Ter-Petrossian further proposed that the two dozen mostly small opposition parties and groups that backed his presidential bid should form an alliance, to be called the Armenian National Congress, that might eventually coalesce into a single political party. But at least one of his backers was cool to such a merger: People's Party of Armenia leader Stepan Demirchian, who ran unsuccessfully against incumbent President Kocharian in the February-March 2003 presidential ballot, told journalists on May 9 that while the consolidation of opposition forces is welcome, it is "too early" to talk about merging parties, RFE/RL's Armenian Service reported.
Meanwhile, the Armenian authorities have agreed to the PACE demand for an independent investigation into the March 1-2 violence, RFE/RL's Armenian Service reported on May 12, quoting Avet Adonts, a members of Armenia's PACE delegation. Adonts said the commission will be formed by the end of this month and include representatives of both parliamentary and extraparliamentary parties and "international forensic experts." And in a further small gesture of goodwill, two close Ter-Petrossian associates arrested in the wake of the March clashes, former deputy parliament speaker Karapet Rubinian and Union of Painters of Armenia member Tigran Baghdasarian, were released from detention on May 13, RFE/RL's Armenian Service reported.
Analysis: Does Azerbaijan Face A New Irredentist Threat?
By RFE/RL analyst Liz Fuller
Two separate recent developments have served to focus attention on the potential for conflict posed by the division between Russia and Azerbaijan of the historic homeland of the Lezgins. The first is the need to legalize the status of the two villages of Khrakhoba (Qıraqoba) and Uryanoba in northern Azerbaijan that under an agreement signed in 1954 and extended for a further 20 years in 1984 were designated Russian exclaves within Azerbaijan, and whose Lezgin population is now reportedly demanding that the districts again be formally declared a Russian enclave. The second is a conference that opened in Moscow on May 14 at which printed materials were distributed outlining and apparently endorsing Lezgin territorial claims on Azerbaijani territory.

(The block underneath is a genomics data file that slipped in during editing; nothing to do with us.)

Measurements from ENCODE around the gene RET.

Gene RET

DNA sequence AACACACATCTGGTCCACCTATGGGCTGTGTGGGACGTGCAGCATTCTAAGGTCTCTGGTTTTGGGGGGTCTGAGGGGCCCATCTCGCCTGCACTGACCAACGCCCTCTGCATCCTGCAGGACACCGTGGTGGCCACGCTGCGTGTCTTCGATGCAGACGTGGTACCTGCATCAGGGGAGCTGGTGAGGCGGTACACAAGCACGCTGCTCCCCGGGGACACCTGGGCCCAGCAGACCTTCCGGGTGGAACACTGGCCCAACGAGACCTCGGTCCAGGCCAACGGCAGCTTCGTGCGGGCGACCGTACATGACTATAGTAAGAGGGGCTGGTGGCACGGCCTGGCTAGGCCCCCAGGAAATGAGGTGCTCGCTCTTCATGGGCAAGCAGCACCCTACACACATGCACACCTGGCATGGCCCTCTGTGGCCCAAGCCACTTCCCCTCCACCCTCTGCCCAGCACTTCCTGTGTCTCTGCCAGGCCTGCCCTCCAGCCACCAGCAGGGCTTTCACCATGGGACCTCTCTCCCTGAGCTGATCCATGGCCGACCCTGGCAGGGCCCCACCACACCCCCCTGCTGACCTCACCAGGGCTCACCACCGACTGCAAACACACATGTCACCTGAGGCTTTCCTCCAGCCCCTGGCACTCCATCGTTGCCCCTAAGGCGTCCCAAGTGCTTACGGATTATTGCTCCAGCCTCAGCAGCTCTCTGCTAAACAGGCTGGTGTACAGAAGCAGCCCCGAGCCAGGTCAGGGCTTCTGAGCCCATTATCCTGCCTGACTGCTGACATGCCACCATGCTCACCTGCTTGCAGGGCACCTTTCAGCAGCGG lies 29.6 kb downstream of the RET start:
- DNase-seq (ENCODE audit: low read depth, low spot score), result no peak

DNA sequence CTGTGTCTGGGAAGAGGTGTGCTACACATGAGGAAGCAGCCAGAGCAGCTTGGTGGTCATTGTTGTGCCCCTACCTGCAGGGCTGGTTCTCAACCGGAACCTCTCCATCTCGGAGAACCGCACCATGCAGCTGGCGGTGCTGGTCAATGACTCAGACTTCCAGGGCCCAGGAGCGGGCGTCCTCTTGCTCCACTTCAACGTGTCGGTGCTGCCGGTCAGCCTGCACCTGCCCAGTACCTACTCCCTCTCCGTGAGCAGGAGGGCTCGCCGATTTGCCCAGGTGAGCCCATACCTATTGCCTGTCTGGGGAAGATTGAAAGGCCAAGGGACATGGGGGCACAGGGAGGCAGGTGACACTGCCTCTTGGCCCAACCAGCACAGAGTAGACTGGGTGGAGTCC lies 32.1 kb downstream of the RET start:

The Lezgins are a northeastern Caucasian ethnos who claim to be the descendants of the ancient kingdom of Caucasian Albania that fell to Arab conquerors in the 8th century A.D. Their historic homeland was divided in 1860 between two gubernias of Tsarist Russia, Daghestan, which in 1918 remained part of Russia, and Shemakha, which formed part of the shortlived Azerbaijan Democratic Republic that was subsumed into Soviet Russia in 1920. The border between the two entities, which since the collapse of the USSR in late 1991 has become an international frontier, is the Samur River. At the time of the 2002 Russian Federation census, there were 336,698 Lezgins living in Daghestan, primarily in the south of the republic. Estimates of the number of Lezgins in Azerbaijan vary widely. According to official data, they number only 178,000, while unofficial estimates range from 400,000 to 850,000.
The first demands by Lezgins in the USSR for a separate territorial-administrative unit date back to 1965, and were swiftly suppressed. In July 1990, inspired by Soviet President Mikhail Gorbachev's policy of glasnost, Lezgins in Daghestan formed an informal organization named Sadval (Unity) to campaign for the "unification" of Lezgin-populated territories, a demand that resonated with at least some of their co-ethnics in the Azerbaijan SSR. Following the collapse of the Soviet Union, some Sadval members, primarily in Daghestan, advocated lobbying for an independent state. Possibly for that reason, the Russian Justice Ministry suspended the organization's registration in July 1993. Following infighting among its members in 1995, Sadval officially renounced its campaign for an independent Lezgin state at its sixth congress in April 1996.